Posted on 28 February 2013 by admin
With a provincial election just over two months away, there is almost no chance that the B.C. Liberal Party is going to change its mind about withdrawing support to build a national park in the South Okanagan-Lower Similkameen valleys.
However, once the provincial election is held on May 14, whichever party forms the next government isn’t going to be able to run and hide from the national park issue as the ruling Liberals have done over the past 14 months since officially withdrawing support for the project.
With Tuesday’s official release of a feasibility study supported by the Okanagan Nation Alliance (ONA), the national park issue is going to once again grab public attention and headlines across this province.
The study called, Building a Syilx Vision for Protection Final Report: Assessing Feasibility of a Syilx/Parks Canada Protected Area clearly indicates First Nation communities and their leaders from across the South Okanagan and Lower Similkameen are strongly in favour of a national park reserve being built in this region.
This represents a dramatic shift from the past when the vast majority of First Nation leaders were resentful of the process which left them largely out of negotiations dating back to the turn of the millennium.
With numerous studies showing more than 60 per cent of residents who have voiced an opinion on a national park in favour of the concept and the ONA now on board, the next government of this province is going to have to revisit this key issue following May’s provincial election.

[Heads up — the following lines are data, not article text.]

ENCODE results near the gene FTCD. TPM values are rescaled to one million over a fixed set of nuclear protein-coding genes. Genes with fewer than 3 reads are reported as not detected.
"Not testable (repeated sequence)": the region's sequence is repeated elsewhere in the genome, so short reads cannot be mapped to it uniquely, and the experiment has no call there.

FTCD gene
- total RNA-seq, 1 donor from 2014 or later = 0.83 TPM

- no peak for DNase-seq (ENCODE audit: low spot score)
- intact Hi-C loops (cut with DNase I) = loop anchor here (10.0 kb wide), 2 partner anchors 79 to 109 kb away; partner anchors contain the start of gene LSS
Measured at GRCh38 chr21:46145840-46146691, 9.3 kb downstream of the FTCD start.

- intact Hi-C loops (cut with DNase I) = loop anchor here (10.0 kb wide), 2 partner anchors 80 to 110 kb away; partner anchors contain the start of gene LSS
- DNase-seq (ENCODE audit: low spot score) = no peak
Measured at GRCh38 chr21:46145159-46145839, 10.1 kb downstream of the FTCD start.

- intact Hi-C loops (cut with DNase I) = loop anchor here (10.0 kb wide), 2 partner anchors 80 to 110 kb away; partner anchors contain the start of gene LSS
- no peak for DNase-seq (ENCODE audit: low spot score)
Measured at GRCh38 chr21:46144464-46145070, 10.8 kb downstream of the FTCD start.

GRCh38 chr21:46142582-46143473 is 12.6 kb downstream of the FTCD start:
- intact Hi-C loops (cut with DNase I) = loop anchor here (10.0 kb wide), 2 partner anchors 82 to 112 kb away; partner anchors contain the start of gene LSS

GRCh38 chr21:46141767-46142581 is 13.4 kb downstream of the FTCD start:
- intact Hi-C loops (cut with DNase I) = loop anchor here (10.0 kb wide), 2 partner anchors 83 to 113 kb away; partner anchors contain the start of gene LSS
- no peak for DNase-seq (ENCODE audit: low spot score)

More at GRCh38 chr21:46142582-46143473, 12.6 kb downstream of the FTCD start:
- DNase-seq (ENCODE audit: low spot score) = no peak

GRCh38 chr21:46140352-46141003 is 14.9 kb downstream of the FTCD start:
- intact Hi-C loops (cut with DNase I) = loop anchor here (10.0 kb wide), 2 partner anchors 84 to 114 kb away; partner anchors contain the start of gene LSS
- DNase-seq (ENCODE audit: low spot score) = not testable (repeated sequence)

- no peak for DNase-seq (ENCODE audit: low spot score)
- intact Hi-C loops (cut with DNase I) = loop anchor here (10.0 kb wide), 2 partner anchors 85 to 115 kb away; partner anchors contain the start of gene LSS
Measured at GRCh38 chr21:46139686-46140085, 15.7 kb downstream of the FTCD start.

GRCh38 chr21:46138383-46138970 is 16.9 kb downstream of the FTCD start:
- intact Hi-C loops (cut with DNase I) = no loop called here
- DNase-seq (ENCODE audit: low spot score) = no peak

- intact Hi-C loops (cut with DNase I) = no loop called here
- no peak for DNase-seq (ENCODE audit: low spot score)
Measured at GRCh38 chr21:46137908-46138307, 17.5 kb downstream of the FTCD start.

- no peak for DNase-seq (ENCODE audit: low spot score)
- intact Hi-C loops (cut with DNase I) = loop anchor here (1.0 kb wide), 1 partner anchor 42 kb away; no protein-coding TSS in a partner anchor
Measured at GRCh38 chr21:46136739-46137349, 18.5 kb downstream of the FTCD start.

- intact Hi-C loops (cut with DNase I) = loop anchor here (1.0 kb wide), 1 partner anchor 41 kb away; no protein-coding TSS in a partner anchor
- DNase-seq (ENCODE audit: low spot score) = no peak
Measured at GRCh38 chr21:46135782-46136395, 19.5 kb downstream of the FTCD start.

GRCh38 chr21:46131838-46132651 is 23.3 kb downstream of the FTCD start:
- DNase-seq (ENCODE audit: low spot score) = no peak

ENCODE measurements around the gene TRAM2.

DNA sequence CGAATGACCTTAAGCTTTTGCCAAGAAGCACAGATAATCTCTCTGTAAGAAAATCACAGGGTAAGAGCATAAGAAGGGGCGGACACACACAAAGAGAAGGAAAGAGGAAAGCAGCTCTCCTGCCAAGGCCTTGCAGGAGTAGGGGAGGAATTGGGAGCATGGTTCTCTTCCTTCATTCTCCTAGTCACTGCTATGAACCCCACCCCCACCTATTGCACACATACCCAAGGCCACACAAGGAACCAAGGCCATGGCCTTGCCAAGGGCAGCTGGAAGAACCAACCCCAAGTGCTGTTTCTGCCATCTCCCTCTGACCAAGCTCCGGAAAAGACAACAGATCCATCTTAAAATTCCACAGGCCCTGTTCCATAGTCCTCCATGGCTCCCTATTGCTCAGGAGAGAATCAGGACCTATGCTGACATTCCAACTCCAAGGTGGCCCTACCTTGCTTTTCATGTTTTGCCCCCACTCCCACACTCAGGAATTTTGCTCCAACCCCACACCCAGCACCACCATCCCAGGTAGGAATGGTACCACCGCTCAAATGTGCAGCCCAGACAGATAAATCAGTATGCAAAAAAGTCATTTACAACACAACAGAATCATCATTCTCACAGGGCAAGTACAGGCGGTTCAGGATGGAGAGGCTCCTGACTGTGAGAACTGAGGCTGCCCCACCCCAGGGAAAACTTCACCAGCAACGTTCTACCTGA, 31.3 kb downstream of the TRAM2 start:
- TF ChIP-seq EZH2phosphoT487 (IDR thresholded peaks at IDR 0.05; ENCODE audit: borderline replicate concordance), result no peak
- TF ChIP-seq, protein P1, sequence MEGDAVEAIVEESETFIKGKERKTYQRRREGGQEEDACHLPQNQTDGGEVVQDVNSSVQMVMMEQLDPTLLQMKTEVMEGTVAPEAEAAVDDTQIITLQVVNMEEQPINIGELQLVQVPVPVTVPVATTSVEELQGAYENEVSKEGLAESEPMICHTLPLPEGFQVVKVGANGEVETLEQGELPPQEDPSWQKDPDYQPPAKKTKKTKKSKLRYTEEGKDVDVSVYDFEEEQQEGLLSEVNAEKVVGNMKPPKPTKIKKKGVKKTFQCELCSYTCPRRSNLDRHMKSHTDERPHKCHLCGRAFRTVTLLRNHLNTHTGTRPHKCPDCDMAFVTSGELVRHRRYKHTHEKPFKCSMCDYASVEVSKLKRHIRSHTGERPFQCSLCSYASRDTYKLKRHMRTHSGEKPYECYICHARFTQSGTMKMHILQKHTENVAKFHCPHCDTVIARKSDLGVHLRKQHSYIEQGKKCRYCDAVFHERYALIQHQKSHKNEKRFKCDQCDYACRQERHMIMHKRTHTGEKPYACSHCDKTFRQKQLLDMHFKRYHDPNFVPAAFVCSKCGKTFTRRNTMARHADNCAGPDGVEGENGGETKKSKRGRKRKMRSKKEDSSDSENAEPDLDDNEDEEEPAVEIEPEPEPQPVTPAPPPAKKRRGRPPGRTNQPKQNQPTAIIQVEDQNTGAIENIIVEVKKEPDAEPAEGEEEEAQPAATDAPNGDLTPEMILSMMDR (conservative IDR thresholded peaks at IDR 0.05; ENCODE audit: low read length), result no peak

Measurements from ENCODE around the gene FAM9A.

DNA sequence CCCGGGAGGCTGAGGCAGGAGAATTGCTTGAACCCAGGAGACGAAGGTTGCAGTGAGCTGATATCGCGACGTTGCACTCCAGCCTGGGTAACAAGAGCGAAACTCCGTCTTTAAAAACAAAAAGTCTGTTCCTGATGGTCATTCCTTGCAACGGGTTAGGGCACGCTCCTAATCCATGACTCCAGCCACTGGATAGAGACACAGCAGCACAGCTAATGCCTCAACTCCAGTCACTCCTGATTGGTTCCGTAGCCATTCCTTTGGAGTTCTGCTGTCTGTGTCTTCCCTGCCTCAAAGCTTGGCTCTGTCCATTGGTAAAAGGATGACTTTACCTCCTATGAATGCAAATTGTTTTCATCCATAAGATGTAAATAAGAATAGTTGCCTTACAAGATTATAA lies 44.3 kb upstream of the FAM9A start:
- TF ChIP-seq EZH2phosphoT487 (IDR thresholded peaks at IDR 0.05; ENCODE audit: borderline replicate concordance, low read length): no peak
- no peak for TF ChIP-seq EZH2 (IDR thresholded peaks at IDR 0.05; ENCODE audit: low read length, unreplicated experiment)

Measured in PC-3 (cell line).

No one should forget that the Liberals finally released their own feasibility study on a proposed national park this past summer after months of protest from citizens and media and this report also indicated there was overwhelming support.
First Nation leaders, including Osoyoos Indian Band Chief Clarence Louie, made it very clear during a press conference Tuesday that they will be pressuring the provincial government to re-open talks relating to a national park and the sooner the better.
With an election looming, the timing isn’t right to expect negotiations relating to a national park to resume any time in the next few months.
However, this issue is too important and has too many supporters now on board to simply pretend this isn’t a vital issue.
Whether or not a national park ever becomes a reality in the South Okanagan remains to be seen as there are still a lot of powerful and influential opponents that are vehemently opposed.
But after more than a decade of negotiations, provincial support for a national park was withdrawn without any sufficient answers being provided.
That’s not good enough. With the strong and united support of the ONA and First Nation leaders across the region, it would be foolhardy for any government to ignore this issue moving forward.
It’s up to the next government to meet key stakeholders and decide once and for all if a national park will or won’t happen.